Print Version    Email to Friend
Don’t forget the earthquake victims

MANILA (SE): While news of the siege of the only majority Muslim city in Mindanao by the Maute group and the pros and cons of martial law have dominated international discussions on Philippine affairs, the suffering of people hit by other catastrophes still needs attention.
Over 500 families are now living in tents around Cormac City after a 6.5 magnitude earthquake shook Leyte province at around 6.30am on July 6, leaving four people dead and around 100 injured, as well as over 1,000 homes damaged, many seriously, leaving them in a dangerous condition and at least temporarily uninhabitable.
The condition of those who have lost their homes has been made more uncomfortable by steady rain, which has been falling in the area, and on the morning of July 10, was followed up by a 5.6 magnitude aftershock, the strongest one yet.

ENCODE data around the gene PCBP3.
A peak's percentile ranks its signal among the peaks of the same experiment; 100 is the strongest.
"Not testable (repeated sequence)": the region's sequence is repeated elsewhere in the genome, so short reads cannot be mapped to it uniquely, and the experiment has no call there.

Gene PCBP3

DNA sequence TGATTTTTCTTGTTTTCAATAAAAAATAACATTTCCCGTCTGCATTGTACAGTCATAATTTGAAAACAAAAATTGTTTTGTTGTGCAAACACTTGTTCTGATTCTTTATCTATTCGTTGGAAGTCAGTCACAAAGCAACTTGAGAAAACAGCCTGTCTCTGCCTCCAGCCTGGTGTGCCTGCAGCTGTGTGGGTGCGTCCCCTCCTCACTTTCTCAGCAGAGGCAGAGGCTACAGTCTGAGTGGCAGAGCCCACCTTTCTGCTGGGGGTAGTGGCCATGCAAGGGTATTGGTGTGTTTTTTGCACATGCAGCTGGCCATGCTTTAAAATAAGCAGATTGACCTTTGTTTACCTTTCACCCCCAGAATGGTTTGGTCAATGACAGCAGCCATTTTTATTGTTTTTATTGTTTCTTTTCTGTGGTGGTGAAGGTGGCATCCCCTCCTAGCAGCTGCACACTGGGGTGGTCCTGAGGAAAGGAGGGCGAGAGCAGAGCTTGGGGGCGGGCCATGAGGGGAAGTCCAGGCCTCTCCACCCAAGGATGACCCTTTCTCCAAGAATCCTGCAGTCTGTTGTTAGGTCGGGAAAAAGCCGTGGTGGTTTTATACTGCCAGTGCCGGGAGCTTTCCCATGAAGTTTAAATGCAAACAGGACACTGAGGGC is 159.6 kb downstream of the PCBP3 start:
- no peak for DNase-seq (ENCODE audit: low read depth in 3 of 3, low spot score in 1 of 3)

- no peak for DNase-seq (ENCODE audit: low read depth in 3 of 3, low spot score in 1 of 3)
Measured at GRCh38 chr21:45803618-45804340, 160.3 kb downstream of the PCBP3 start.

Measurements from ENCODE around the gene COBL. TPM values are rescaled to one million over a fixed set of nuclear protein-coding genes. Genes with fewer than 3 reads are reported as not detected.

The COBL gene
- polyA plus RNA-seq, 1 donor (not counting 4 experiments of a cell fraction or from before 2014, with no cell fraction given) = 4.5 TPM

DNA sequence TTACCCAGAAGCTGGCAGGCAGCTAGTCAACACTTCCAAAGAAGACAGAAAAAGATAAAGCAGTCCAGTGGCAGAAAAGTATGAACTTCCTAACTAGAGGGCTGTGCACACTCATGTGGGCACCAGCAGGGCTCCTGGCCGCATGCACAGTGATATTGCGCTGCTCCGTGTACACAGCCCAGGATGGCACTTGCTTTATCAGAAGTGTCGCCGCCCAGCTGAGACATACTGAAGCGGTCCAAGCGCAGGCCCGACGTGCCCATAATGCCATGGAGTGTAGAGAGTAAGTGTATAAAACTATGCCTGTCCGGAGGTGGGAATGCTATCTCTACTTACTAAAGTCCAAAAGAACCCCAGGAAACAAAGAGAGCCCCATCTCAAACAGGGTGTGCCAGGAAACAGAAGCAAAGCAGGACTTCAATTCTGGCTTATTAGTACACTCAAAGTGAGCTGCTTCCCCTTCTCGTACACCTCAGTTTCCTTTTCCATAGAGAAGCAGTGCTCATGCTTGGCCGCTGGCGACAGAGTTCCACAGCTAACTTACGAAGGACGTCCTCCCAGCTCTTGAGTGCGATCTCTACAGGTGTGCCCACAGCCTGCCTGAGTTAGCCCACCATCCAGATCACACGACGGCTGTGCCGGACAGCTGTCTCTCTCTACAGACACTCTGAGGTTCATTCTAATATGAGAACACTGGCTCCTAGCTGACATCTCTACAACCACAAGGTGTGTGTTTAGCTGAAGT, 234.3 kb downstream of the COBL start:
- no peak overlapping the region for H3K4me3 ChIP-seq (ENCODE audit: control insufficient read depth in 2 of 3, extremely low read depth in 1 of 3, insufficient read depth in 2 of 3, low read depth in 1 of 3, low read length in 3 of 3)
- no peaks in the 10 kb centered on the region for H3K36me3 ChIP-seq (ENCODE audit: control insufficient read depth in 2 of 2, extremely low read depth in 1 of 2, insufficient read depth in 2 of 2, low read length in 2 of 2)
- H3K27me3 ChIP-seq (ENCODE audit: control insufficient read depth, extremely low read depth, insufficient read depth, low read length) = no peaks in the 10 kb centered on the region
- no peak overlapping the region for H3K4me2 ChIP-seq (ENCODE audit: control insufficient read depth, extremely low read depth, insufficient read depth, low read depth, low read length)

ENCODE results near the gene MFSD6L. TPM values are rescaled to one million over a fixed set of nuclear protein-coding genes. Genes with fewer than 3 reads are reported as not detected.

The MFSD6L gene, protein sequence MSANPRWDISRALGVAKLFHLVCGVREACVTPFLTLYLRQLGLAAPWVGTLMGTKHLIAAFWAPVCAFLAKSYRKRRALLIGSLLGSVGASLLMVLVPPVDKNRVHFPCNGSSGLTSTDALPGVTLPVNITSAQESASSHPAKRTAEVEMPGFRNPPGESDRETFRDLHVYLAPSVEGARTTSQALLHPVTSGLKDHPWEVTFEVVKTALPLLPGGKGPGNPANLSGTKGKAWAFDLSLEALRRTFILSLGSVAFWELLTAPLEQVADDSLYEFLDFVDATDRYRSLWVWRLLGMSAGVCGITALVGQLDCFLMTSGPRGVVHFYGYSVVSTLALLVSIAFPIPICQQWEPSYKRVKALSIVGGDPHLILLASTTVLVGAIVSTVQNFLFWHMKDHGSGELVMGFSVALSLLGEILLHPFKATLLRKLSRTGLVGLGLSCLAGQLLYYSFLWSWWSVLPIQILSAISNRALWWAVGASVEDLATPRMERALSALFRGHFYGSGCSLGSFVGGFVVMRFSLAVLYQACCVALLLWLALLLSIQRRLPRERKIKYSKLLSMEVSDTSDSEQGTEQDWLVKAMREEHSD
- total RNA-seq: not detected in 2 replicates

Photographs show blue emergency tents pitched in soggy ground, where people have little protection against mosquitoes and damp, with little opportunity to dry clothes or protect themselves against disease.
The director of Caritas in Palo, Father Al Cris Badana, told CBCP News that the rain is the big bugbear at present. It has increased the need for hygiene kits and also blankets, as the low lying land where the refugee camps have been set is subject to flash flooding, drenching all clothing, blankets and towels.
“That’s the problem especially for those families with infants because they are exposed to cold temperatures,” Father Badana said. “So they’re really in a difficult situation.”
He added that there is a shortage of food in the area, as well as tents for temporary accommodation and people with the skills, as well as the materials to repair those that have been damaged.
Medical assistance is also needed, as the conditions in the camps are a serious health risk for children.
Father Badana added that psycho-social intervention is also needed for the victims, especially the children.
He is appealing to the media to give attention to the cause, which he believes has been largely overlooked with the crisis in Marawi and the problems being caused by martial law in the Mindanao region.

More from this section